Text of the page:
October 29, 1990 -- Resolution 674 -- The Council voted 13-0 to hold Iraq liable for war damages and economic losses, to ask nations to collect evidence of grave human rights abuses by the occupying forces, to demand that the Western embassies in Kuwait City be restocked with food and water, and to demand all hostages be released. Cuba and Yemen abstained.
November 28, 1990 -- Resolution 677 -- The Council voted 15-0 to condemn Iraq's attempt to alter the demographic character of Kuwait and asked Secretary-General Javier Perez de Cuellar to take possession of Kuwait's census and citizenship records for safekeeping.
November 29, 1990 -- Resolution 678 -- The Council voted 12-2 to authorize the use of force to expel Iraq from Kuwait
after January 15, 1991. (24:A12)
1. AFP 110-31, International Law -- The Conduct of Armed Conflict and Air Operations, Department of the Air Force, Washington, GPO, 19 November 1976.
2. AFP 110-34, Commander's Handbook on the Law of Armed Conflict, Department of the Air Force, Washington, GPO, 25 July 1980.
3. AFR 110-32, Training and Reporting to Insure Compliance with the Law of Armed Conflict, Department of the Air Force, Washington, GPO, 2 August 1976.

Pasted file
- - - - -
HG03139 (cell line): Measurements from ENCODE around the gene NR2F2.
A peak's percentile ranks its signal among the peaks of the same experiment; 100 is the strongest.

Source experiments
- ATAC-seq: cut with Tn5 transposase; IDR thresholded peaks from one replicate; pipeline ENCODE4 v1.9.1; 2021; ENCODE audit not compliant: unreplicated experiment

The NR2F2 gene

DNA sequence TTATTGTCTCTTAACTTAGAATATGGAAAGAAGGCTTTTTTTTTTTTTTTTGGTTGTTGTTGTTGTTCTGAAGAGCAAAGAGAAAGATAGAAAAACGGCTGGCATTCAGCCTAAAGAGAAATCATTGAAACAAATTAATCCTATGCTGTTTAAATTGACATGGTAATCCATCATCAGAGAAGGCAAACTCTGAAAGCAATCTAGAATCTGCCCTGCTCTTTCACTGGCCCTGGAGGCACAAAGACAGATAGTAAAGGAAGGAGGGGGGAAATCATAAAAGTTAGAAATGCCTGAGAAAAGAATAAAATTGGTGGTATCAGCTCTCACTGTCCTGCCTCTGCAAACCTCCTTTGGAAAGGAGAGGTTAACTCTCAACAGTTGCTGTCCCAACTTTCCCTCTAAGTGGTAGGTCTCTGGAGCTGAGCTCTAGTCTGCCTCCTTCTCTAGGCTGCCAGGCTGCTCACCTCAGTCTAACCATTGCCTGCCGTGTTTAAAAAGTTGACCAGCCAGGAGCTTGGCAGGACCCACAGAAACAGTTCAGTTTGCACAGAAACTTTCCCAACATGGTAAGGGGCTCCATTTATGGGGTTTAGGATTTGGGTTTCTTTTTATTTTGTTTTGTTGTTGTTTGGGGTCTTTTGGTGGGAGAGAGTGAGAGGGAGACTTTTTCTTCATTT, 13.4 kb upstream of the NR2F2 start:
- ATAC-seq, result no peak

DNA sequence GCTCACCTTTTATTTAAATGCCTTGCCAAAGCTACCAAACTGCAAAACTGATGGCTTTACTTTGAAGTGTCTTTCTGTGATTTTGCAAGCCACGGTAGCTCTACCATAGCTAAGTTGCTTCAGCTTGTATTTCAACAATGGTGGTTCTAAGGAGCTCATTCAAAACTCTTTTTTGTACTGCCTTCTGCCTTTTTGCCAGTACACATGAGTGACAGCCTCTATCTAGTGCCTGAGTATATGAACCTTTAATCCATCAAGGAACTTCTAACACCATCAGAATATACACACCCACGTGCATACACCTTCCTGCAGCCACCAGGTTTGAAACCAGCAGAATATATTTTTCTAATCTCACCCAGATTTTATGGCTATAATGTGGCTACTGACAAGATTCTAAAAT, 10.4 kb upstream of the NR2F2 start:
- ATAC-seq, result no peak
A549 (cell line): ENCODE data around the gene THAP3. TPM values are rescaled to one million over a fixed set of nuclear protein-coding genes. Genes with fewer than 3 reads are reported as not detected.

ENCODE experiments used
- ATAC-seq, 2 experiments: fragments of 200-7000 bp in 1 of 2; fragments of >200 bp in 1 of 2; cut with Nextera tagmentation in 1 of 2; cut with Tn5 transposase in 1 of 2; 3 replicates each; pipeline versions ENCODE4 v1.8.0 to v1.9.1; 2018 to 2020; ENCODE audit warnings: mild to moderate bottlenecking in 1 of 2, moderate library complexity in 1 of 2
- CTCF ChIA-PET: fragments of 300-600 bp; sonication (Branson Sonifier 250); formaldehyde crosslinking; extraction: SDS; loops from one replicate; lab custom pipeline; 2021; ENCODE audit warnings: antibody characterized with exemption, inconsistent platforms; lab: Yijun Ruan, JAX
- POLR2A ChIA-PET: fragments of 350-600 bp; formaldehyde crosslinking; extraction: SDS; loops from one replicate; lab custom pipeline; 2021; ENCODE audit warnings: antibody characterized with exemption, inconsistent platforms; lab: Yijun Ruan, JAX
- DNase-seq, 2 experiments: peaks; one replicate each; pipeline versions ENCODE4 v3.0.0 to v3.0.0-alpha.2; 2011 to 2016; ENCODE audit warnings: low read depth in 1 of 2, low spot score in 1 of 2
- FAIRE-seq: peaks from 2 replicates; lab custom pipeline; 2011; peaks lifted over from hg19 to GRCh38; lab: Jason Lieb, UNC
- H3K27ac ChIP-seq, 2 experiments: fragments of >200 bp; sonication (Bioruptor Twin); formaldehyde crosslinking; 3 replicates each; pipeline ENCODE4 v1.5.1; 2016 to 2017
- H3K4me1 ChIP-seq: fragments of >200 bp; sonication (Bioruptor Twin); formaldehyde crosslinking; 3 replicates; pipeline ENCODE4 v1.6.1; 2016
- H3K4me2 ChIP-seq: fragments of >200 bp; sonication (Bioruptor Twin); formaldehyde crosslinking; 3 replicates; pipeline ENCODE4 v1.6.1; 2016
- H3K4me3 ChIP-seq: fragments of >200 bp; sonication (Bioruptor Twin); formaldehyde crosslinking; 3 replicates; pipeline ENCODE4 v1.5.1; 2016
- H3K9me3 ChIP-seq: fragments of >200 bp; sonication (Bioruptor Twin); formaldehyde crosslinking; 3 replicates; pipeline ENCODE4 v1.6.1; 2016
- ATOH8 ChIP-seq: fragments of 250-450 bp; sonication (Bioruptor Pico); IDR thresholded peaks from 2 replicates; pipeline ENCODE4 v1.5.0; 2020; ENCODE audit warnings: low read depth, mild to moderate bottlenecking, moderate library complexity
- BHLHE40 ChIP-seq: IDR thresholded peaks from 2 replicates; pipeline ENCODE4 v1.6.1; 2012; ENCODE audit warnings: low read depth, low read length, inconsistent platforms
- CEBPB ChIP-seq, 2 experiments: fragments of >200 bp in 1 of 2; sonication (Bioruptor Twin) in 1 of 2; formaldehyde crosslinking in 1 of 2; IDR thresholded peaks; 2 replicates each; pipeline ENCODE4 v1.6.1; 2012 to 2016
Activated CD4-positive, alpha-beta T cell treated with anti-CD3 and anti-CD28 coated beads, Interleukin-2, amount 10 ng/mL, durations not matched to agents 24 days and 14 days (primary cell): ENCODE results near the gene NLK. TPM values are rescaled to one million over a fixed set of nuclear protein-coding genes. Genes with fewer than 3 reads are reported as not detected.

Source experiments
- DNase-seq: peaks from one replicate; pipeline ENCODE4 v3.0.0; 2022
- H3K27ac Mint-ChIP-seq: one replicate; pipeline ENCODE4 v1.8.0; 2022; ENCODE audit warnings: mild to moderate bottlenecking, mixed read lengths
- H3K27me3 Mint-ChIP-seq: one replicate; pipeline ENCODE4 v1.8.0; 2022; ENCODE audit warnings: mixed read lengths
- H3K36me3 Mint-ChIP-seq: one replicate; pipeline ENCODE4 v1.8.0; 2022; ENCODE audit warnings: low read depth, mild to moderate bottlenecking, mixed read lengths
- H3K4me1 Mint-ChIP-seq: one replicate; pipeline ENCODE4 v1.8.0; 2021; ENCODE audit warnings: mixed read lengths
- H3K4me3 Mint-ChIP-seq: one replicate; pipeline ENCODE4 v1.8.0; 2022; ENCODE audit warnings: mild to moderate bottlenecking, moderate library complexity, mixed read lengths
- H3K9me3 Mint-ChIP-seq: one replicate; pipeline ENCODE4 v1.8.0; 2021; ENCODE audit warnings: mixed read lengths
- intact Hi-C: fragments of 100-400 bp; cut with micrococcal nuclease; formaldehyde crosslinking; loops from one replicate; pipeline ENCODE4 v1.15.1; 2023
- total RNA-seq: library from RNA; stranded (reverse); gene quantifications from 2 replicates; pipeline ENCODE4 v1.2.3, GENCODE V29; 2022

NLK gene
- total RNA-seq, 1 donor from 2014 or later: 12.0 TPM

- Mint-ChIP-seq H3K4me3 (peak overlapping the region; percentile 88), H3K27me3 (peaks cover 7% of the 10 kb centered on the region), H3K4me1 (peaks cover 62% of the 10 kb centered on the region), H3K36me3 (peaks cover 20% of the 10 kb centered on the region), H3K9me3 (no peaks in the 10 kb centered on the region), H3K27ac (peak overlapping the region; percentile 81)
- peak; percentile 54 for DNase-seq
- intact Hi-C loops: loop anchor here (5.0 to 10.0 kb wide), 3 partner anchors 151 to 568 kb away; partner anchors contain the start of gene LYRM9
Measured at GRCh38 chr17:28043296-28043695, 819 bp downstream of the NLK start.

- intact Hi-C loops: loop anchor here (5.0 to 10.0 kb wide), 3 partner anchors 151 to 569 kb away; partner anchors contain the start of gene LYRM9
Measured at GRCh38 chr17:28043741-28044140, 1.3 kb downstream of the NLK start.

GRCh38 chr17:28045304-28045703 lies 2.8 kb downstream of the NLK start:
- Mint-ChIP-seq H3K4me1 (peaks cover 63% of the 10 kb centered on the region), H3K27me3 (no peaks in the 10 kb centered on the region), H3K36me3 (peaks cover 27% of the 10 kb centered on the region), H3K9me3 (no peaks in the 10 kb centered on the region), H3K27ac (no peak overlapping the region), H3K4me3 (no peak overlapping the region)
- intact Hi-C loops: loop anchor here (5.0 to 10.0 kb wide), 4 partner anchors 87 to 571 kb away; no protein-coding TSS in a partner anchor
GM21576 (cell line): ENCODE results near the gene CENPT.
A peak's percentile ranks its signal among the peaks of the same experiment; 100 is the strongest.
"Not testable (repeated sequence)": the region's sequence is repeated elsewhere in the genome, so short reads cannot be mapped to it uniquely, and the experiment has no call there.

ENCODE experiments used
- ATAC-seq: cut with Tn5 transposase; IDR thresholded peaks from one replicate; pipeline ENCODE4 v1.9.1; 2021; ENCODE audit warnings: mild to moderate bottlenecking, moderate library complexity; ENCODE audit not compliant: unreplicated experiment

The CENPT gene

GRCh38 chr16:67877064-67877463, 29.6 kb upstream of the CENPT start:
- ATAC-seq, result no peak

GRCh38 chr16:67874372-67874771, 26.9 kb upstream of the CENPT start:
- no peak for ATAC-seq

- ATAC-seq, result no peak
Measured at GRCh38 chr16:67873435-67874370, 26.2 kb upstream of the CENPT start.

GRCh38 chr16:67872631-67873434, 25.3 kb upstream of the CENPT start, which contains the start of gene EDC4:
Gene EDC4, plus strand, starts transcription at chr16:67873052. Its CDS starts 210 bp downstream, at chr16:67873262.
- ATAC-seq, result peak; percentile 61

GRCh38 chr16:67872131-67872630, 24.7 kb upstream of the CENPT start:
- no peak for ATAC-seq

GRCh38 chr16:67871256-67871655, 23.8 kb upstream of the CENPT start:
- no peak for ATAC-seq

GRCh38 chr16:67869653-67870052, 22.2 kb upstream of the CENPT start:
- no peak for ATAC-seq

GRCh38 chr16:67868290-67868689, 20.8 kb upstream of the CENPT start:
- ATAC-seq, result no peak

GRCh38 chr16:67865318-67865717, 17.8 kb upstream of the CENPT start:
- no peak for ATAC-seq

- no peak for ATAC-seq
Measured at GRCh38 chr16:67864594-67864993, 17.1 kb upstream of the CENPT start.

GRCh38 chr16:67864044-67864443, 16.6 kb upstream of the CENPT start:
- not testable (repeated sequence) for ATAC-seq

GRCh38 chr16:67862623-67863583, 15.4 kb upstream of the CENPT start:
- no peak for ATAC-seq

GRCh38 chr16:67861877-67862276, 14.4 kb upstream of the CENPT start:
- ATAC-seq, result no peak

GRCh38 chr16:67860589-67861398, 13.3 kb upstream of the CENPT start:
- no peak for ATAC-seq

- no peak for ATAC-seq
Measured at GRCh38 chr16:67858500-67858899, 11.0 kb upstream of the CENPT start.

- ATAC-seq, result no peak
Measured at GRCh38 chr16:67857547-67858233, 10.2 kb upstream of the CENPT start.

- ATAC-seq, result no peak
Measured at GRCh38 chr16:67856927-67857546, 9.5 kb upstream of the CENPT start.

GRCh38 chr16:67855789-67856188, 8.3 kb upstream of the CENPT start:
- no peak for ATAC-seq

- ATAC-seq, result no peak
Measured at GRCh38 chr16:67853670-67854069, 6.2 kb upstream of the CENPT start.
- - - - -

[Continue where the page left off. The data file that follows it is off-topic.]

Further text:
4. "Air War Called Best Option By U.S. Brass", Arizona Republic, September 16, 1990, p. A14.
5. Alter, Jonathan, "Why 'Linkage' Doesn't Connect", Newsweek, January 21, 1991, p. 24.
6. AR 350-216, The Geneva Conventions of 1949 and Hague Convention No. IV of 1907, Department of the Army, Washington, GPO, 7 March 1975.
7. Armacost, Michael H., Undersecretary of State for Political Affairs in the Reagan Administration, "U.S. Policy in the Persian Gulf and Kuwaiti Reflagging", reprint of a statement before the Senate Foreign Relations Committee on 16 June 1987, Air War College Associate Studies Vol. II, LSN 33, 1st Ed., pp. 115-118.
8. Barry, John, and Douglas Waller, "What Really Happened", Newsweek, February 25, 1991, p. 20.
9. DAP 27-1-1, Protocols to the Geneva Conventions of 12 August 1949, Department of the Army, Washington, GPO, September 1979.
10. Department of Defense, DoD Law of War Program, DoD Directive 5100.77, Washington, GPO, July 10, 1979.
11. "88, 500 Tons of Bombs -- 70% Missed", Arizona Republic, March 16, 1991, p. A2.
12. FM 27-10, The Law of Land Warfare, Department of the Army, Washington, GPO, July 1956.